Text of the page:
Workplace conflicts can trigger emotional responses. Some people freeze up because they don’t know what to do or because they don’t know what the person yelling might do next.
Other people yell back, which can make the situation go from bad to worse.
Obviously, neither of these responses is ideal. But what can you do if someone yells at you at work, especially if that person is your boss?
Focus On What Is Being Said
It might seem counterintuitive, but workplace experts suggest that listening to what the person yelling is upset about is the best way to handle the situation.
Don’t get into an argument with someone who is yelling. Instead, while they are yelling, take some deep breaths to help you resist the urge to yell back or defend yourself in any other manner.
Eventually, the yeller will stop yelling. When they do, do your best to summarize what you think they’re upset about, and listen carefully to their response.
There’s a great quote I love to go by during tough, contentious conversations. The great Stephen R. Covey said to “Seek first to understand… before you seek to be understood.”
For example, when your boss or client or coworker stops yelling at you, you can say, “It sounds like you’re upset that we lost an important client and you feel I’m to blame for that.” Then listen to the person’s response and summarize whatever he or she says next.
It’s important to note that this isn’t the same as agreeing with the yeller — you’re just diffusing the situation by making it clear you hear the complaint. After you’re both on the same page, you can explain your point of view and try to work out the conflict.
Almost never in the history of an argument where yelling is involved does it help for the person being yelled at to yell back. It’s like pouring gasoline on a fire. It just causes the situation to explode.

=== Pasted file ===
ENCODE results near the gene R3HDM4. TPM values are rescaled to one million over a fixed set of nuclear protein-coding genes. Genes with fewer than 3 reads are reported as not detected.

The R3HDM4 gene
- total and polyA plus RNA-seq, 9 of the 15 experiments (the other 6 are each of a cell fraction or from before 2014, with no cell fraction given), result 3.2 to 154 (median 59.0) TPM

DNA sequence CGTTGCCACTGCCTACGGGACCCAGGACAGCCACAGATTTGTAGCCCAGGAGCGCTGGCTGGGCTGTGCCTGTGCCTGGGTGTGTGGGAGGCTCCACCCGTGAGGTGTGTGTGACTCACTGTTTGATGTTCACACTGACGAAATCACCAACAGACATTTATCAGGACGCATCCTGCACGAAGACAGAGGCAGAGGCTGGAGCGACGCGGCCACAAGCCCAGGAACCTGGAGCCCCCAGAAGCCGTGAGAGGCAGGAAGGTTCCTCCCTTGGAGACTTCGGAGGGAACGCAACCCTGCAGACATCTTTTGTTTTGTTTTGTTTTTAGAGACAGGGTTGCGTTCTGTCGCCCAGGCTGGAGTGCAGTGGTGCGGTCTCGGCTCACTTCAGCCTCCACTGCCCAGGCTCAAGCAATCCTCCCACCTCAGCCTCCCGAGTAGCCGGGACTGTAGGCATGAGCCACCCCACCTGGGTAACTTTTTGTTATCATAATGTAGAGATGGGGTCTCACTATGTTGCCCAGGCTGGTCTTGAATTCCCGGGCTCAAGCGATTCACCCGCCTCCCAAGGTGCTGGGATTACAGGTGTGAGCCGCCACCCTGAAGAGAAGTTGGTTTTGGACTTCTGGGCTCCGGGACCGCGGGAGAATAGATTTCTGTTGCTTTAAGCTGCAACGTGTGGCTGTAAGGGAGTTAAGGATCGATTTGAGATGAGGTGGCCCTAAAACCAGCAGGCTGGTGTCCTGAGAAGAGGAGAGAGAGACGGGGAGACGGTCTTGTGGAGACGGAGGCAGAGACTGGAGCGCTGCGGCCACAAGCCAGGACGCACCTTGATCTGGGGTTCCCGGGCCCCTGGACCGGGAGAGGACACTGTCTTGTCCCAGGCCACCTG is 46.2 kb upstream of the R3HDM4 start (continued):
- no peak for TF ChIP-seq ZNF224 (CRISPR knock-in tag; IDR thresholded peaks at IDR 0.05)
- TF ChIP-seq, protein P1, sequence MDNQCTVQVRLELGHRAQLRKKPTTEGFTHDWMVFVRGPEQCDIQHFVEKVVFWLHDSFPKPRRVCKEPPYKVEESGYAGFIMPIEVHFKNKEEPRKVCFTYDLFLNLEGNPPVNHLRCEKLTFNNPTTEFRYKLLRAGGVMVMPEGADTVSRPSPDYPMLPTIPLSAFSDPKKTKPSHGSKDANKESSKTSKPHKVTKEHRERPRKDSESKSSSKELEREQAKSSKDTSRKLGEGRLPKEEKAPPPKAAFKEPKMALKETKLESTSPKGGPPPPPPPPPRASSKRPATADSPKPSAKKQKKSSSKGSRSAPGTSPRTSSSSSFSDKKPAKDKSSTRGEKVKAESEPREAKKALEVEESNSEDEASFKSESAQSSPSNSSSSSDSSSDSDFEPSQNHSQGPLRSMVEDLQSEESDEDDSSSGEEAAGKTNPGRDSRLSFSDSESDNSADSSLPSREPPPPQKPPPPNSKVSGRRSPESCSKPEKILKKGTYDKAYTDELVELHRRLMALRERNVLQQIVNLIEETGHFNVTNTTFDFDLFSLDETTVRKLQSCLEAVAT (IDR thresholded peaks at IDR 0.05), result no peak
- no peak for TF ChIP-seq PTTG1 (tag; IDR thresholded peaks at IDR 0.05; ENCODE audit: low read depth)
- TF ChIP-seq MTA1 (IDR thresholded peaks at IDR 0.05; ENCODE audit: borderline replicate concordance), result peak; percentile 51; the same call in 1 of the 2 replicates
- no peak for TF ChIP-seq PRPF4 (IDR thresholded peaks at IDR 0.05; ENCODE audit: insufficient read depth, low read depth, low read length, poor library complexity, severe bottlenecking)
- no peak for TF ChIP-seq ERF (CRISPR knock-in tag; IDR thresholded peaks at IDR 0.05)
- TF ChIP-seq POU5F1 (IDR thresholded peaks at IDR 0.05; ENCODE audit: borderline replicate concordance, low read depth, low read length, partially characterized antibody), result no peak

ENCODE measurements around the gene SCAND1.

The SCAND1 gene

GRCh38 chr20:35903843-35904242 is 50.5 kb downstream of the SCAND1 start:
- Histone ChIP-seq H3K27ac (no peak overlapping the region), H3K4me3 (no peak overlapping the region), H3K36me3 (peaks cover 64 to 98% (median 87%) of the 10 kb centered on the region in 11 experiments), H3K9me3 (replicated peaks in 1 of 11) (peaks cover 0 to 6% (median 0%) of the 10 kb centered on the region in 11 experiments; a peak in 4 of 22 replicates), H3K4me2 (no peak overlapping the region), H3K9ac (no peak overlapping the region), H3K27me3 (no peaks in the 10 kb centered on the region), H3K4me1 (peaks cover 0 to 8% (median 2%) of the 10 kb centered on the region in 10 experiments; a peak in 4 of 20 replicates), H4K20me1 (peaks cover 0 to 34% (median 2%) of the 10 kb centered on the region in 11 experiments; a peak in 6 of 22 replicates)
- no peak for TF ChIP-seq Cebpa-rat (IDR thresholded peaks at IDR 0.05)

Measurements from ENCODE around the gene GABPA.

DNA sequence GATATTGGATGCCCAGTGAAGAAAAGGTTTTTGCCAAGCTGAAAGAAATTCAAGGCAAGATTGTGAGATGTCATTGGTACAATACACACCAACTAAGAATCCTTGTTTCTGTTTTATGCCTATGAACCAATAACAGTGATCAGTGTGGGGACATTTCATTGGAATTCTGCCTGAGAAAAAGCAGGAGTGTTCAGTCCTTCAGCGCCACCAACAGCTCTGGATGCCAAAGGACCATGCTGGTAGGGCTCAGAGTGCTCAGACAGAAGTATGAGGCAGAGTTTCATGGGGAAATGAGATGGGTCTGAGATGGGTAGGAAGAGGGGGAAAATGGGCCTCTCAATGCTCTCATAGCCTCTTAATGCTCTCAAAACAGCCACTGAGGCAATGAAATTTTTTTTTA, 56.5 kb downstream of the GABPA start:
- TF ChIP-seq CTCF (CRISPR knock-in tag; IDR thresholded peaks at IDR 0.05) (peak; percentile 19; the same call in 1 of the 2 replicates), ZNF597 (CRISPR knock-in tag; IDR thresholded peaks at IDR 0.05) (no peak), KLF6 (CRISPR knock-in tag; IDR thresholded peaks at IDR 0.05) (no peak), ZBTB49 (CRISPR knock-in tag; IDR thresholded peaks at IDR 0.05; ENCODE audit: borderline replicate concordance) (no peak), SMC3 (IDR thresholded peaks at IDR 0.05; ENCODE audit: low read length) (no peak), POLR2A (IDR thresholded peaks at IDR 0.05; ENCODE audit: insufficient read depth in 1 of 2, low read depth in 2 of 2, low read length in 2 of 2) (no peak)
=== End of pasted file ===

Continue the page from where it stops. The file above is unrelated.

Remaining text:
Try To Hash It Out In Private
Once the issue behind the yelling has been worked out, you might still want to confront the person about their behavior. Nobody likes to be yelled at, and you have the right to ask to be treated respectfully.
It’s best to wait until everyone is calm and to ask for a private meeting to discuss the issue. Don’t give in to the temptation to embarrass the other person publicly with this type of discussion even if they embarrassed you by yelling at you in front of co-workers or friends.
When you do meet, keep the focus on the behavior you want to be changed, not on them as a person.
Use lots of “I statements” (I feel… I think…) and try to avoid accusing them of anything or impugning their character. For example, it’s better to say, “I feel hurt that you yelled at me in front of my team. I would appreciate it if in the future, you and I talked privately about any concerns you have about whatever happened.”
Saying something like: “You yelled at me in front of my team and embarrassed me on purpose” isn’t going to solve anything.
Consider Involving Higher-Ups
There are some situations that can’t be resolved just by talking to the person who offended you or yelled at you. In certain situations, you may need to get someone else involved.
If you decide to involve other people, do your best to present it as a problem within the business rather than just complaining about how that person treated you. This makes it more likely that your complaint will be taken seriously and not just looked at as a personal squabble.
Let It Go
Once you’ve dealt with the situation and asserted yourself to the person that has mistreated you, it’s time to let it go. Holding a grudge won’t do anyone any good and will just make your job harder.
After the problem has been discussed and resolved, do your best to forgive that person and keep moving forward. Don’t hold grudges or retaliate by underperforming at work or looking for another job. These behaviors will hurt you more than the person who offended you.
Think of it as more of a challenge. See if you can turn an adversary into an advocate.
If the yelling is really egregious or ongoing and you can’t seem to move past it, it might be time to take further and more serious action.
But in most situations, if you use your active listening skills, talk to the person privately about how his or her behavior made you feel, and talked with company executives or HR about any serious problems, you can get past a yelling incident without having to give up your job.